“AI will automate everything and put people out of work.” “AI is a science-fiction technology.” “Robots will take over the world.” The hype around artificial intelligence (AI) has produced many myths, in mainstream media, in board meetings and across organizations. Some worry about an “almighty” AI that will take over the world, and some think that AI is nothing more than a buzzword. The truth is somewhere in the middle.
It is crucial that you fully understand how AI can create value for your business — and where it cannot
“Business leaders are often confused about what AI can do for their enterprise. This is understandable, as there are many definitions and variants of AI are present in the general discourse,” says Alexander Linden, vice president analyst, Gartner. “However, with AI technology making its way into the organization, it is crucial that you fully understand how AI can create value for your business — and where it cannot.”
Gartner has identified five common myths and misconceptions about AI.
Myth No. 1: AI works like the human brain
AI is a computer engineering discipline. In its current state, it consists of software tools aimed at solving problems. Some forms of AI might give the impression of being clever, but it would be unrealistic to think that current AI is similar or equivalent to human intelligence.
Although some forms of machine learning (ML) — a category of AI — have been inspired by the human brain, they are not equivalent. Image recognition technology, for example, is more accurate than most humans, but of no use when it comes to solving a math problem. The rule with AI today is that it solves one task exceedingly well, but if the conditions of the task change only a bit, it fails.
Myth No. 2: Intelligent machines learn on their own
A finished ML product gives the impression that it is able to learn on its own. However, experienced human data scientists frame the problem, prepare the data, determine appropriate datasets, remove potential bias in the training data (see myth No. 3) and, most importantly, continually update the software to enable the integration of new knowledge and data into the next learning cycle.
Myth No. 3: AI can be 100% objective
Every AI technology is based on data, rules and other kinds of input from human experts. Because all humans are intrinsically biased in one way or another, so is the AI. Systems that are frequently retrained — for example, using new data from social media — are even more vulnerable to unwanted bias or intentional malevolent influences.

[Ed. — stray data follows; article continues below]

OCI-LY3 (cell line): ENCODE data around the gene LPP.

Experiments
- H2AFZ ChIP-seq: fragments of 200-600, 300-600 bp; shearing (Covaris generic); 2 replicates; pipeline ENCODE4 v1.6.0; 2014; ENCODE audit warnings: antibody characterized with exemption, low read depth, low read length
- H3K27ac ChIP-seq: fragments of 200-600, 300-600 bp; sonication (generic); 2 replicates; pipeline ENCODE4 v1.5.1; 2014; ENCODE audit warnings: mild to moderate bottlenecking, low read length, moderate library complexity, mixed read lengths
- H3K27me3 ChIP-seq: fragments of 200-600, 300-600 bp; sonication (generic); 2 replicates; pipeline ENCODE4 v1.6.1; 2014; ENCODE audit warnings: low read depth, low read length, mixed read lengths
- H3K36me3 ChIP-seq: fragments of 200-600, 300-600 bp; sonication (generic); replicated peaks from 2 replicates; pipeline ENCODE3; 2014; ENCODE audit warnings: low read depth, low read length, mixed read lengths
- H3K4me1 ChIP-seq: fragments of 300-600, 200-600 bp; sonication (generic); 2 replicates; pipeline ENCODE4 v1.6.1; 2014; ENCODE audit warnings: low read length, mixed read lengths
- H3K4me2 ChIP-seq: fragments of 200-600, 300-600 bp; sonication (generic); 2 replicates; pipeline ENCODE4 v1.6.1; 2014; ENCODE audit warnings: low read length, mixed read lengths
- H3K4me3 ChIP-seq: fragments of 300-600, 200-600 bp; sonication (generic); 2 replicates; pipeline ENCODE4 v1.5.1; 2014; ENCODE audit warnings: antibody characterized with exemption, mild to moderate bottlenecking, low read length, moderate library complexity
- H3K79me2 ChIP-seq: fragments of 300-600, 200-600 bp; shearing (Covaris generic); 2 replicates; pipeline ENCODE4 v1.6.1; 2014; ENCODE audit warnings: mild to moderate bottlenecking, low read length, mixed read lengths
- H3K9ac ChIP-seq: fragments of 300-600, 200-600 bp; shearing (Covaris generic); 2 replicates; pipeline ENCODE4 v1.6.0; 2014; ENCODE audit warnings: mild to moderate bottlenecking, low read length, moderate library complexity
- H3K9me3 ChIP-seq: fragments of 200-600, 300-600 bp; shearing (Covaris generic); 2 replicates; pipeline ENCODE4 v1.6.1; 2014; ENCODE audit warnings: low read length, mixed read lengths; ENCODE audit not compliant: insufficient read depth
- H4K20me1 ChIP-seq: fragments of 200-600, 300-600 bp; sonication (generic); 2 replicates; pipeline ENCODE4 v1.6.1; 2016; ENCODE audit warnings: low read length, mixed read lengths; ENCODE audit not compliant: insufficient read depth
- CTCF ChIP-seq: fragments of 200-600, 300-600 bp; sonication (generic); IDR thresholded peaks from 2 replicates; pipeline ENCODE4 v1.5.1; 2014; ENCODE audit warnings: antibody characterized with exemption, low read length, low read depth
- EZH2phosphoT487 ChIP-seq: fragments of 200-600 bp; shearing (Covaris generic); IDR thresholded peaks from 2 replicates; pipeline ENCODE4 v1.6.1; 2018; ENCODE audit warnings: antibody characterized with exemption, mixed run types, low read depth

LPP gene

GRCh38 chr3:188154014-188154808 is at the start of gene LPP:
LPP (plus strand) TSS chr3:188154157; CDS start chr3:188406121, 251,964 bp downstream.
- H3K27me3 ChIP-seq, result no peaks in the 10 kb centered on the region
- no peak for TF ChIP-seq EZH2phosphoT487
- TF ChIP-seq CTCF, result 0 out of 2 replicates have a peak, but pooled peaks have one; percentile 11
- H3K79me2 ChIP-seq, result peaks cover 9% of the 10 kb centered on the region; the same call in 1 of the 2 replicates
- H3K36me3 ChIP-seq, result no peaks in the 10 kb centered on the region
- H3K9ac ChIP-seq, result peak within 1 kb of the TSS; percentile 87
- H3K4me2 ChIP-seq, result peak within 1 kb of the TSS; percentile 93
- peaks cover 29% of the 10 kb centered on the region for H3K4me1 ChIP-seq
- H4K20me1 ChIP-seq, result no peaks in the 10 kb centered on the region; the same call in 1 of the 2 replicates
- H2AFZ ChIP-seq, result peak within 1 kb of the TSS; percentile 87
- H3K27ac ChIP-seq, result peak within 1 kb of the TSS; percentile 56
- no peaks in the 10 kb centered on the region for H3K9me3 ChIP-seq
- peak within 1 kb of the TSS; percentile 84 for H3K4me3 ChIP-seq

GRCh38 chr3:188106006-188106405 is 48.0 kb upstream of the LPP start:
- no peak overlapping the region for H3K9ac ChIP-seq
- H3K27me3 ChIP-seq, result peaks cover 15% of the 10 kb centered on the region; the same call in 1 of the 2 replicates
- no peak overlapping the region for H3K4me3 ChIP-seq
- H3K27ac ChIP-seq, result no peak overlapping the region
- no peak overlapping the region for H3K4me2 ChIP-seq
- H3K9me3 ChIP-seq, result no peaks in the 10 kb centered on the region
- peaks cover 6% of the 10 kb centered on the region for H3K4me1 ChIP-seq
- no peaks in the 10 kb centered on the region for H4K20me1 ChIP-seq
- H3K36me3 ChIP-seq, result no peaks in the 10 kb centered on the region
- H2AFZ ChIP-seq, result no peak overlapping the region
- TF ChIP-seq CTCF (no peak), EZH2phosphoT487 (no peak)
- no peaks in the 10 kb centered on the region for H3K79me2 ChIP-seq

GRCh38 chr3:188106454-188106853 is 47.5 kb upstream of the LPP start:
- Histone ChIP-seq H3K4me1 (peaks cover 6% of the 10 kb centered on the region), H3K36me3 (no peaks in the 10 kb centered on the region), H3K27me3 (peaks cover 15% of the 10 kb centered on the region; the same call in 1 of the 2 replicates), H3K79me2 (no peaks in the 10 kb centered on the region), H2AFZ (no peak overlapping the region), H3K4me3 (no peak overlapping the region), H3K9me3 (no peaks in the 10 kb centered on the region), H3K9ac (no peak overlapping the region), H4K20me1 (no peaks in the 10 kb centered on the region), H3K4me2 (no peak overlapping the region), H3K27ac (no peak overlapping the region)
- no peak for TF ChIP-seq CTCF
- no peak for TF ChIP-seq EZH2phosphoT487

Even if your current AI strategy is ‘no AI’, this should be a conscious decision based on research and consideration
“At the moment, there is no way to completely banish bias; however, we have to try our best to reduce it to a minimum,” Linden says. “In addition to technological solutions, such as diverse datasets, it is crucial to also ensure diversity in the teams working with the AI and have team members review each other’s work. This simple process can significantly reduce selection and confirmation bias.”
Myth No. 4: AI will only replace mundane jobs
AI enables businesses to make more accurate decisions via predictions, classifications and clustering. These abilities have enabled AI-based solutions to reach deep into work environments, not only replacing mundane tasks, but also augmenting those that are more complex.
Take, for example, the use of imaging AI in healthcare. A chest X-ray application based on AI can detect diseases faster than radiologists. In the financial and insurance industry, roboadvisors are being used for wealth management and fraud detection. These capabilities don’t eliminate human involvement in those tasks but will eventually limit it to observing and dealing with unusual cases. Adjust job profiles and capacity planning and offer retraining options for existing staff.
Myth No. 5: My business does not need an AI strategy
Every organization should consider the potential impact of AI on its strategy and investigate how this technology can be applied to the organization’s business problems. In many ways, eschewing AI exploitation is the same as forgoing the next phase of automation, and could place enterprises at a competitive disadvantage.
“Even if your current AI strategy is ‘no AI’, this should be a conscious decision based on research and consideration. And — as with every other strategy — it should be periodically revisited and changed according to the organization’s needs,” Linden says.
Read more: The CIO’s Guide to Artificial Intelligence